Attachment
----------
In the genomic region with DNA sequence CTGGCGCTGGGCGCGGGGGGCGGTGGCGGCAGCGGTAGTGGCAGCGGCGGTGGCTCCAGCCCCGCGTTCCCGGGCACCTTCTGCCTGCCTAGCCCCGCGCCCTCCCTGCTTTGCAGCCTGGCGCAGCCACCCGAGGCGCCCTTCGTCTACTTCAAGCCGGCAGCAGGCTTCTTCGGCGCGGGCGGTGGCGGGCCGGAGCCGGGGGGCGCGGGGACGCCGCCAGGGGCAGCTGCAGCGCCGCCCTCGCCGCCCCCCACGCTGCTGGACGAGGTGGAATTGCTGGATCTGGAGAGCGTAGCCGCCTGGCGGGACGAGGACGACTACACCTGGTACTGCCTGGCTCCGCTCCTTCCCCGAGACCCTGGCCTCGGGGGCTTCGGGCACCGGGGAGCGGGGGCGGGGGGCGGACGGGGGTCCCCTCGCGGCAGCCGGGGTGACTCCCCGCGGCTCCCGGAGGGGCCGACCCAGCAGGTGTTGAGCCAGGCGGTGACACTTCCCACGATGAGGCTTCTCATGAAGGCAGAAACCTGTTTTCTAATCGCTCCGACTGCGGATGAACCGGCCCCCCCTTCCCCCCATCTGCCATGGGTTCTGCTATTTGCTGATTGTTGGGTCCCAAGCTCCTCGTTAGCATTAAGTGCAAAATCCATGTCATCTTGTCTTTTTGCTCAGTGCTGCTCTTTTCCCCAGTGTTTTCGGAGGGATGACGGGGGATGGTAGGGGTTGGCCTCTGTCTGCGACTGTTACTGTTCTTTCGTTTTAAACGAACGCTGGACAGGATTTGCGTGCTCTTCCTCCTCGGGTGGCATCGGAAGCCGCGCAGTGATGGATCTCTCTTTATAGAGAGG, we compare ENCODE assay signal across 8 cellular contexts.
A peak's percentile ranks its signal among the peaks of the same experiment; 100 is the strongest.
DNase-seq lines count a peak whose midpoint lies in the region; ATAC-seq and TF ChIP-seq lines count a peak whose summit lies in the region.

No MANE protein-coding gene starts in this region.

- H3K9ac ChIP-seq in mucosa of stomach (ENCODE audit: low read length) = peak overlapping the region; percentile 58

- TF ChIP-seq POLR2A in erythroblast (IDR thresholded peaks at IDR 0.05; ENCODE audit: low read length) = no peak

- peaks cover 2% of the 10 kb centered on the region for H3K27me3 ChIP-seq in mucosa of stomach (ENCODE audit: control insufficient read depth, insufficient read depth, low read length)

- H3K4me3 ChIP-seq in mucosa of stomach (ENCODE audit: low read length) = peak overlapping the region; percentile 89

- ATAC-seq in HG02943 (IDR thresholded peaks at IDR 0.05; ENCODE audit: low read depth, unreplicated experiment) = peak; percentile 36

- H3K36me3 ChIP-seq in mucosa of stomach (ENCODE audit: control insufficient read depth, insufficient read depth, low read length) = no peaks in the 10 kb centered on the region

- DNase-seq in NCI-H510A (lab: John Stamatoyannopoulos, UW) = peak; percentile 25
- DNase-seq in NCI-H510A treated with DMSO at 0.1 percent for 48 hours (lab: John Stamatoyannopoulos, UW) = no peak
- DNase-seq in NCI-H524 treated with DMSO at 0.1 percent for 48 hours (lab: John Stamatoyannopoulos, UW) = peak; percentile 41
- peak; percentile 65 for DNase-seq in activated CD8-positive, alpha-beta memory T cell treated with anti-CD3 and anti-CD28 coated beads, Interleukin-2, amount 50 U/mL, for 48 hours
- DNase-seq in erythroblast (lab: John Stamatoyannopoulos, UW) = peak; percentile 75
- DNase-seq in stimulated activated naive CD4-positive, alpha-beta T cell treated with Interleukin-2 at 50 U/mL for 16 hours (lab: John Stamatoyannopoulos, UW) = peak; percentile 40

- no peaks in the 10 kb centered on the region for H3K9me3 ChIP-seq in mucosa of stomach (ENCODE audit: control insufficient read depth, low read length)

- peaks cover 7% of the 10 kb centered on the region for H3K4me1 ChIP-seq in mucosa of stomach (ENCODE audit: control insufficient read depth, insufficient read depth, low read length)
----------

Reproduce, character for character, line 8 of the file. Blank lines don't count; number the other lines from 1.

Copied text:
- H3K4me3 ChIP-seq in mucosa of stomach (ENCODE audit: low read length) = peak overlapping the region; percentile 89